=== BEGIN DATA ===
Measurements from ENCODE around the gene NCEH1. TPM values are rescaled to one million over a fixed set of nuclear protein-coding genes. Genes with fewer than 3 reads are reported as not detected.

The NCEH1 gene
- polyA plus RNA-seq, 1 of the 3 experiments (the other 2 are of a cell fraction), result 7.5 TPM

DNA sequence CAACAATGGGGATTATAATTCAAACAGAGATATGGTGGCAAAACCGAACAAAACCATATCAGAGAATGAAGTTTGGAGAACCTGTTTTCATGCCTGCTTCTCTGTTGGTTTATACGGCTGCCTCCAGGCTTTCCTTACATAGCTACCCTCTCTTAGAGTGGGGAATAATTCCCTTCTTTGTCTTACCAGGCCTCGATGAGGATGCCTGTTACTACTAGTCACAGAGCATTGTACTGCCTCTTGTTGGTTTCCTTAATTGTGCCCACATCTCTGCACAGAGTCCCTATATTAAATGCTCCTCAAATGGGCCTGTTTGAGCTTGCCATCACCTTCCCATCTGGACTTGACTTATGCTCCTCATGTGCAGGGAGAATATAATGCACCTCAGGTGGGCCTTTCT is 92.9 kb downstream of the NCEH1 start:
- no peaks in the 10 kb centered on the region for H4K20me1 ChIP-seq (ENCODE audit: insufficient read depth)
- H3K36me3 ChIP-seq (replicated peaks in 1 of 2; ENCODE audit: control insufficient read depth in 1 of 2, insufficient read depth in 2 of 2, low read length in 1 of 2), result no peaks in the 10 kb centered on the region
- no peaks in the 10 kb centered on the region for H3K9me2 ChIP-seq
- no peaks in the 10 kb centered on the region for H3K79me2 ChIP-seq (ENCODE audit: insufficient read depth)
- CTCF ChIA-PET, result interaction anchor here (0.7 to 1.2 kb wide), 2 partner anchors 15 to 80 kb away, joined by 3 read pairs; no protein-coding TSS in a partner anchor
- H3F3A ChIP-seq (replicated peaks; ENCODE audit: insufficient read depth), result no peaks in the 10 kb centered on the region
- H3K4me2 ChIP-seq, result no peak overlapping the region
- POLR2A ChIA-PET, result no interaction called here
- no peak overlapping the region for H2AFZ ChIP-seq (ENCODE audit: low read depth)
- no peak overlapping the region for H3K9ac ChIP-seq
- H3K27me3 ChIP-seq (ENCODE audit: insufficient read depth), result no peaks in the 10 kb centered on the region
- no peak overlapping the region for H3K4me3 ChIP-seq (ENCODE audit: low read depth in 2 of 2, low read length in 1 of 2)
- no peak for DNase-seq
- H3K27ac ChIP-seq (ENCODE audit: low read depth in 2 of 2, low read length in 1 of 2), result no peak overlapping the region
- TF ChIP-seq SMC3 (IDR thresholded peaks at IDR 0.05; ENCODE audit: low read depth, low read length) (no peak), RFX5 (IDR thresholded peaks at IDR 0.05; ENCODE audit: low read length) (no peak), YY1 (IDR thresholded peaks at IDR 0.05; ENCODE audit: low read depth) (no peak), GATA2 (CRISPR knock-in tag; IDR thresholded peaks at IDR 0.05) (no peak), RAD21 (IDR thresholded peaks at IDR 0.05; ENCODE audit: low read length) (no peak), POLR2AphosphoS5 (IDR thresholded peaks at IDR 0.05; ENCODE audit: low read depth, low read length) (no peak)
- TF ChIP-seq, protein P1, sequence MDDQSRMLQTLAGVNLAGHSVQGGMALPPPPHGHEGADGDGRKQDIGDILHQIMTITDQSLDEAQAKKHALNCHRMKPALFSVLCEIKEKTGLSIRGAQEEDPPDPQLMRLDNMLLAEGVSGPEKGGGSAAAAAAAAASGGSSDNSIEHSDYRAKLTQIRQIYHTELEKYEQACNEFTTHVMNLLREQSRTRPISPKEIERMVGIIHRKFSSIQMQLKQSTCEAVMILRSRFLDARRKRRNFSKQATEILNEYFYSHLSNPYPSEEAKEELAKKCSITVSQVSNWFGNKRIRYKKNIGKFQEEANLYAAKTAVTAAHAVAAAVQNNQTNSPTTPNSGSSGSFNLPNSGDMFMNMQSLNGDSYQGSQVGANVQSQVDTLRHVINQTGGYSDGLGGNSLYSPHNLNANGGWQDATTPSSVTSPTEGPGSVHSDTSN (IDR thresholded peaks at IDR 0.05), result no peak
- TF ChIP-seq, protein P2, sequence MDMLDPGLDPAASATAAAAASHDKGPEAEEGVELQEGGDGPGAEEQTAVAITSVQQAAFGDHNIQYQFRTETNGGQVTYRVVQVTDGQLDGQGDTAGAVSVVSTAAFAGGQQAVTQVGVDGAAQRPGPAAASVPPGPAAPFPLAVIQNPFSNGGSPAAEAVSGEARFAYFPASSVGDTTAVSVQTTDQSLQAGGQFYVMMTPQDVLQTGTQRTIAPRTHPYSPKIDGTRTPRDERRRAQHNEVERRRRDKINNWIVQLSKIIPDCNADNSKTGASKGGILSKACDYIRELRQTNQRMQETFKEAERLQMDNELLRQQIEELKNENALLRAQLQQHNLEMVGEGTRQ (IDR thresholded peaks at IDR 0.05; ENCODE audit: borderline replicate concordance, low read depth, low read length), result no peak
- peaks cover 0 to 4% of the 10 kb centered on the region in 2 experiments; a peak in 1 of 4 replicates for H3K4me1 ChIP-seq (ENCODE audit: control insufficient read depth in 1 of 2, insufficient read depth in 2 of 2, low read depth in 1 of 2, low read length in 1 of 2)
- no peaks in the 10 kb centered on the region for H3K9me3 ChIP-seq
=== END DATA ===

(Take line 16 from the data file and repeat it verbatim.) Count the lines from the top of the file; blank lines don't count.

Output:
- no peak overlapping the region for H3K4me3 ChIP-seq (ENCODE audit: low read depth in 2 of 2, low read length in 1 of 2)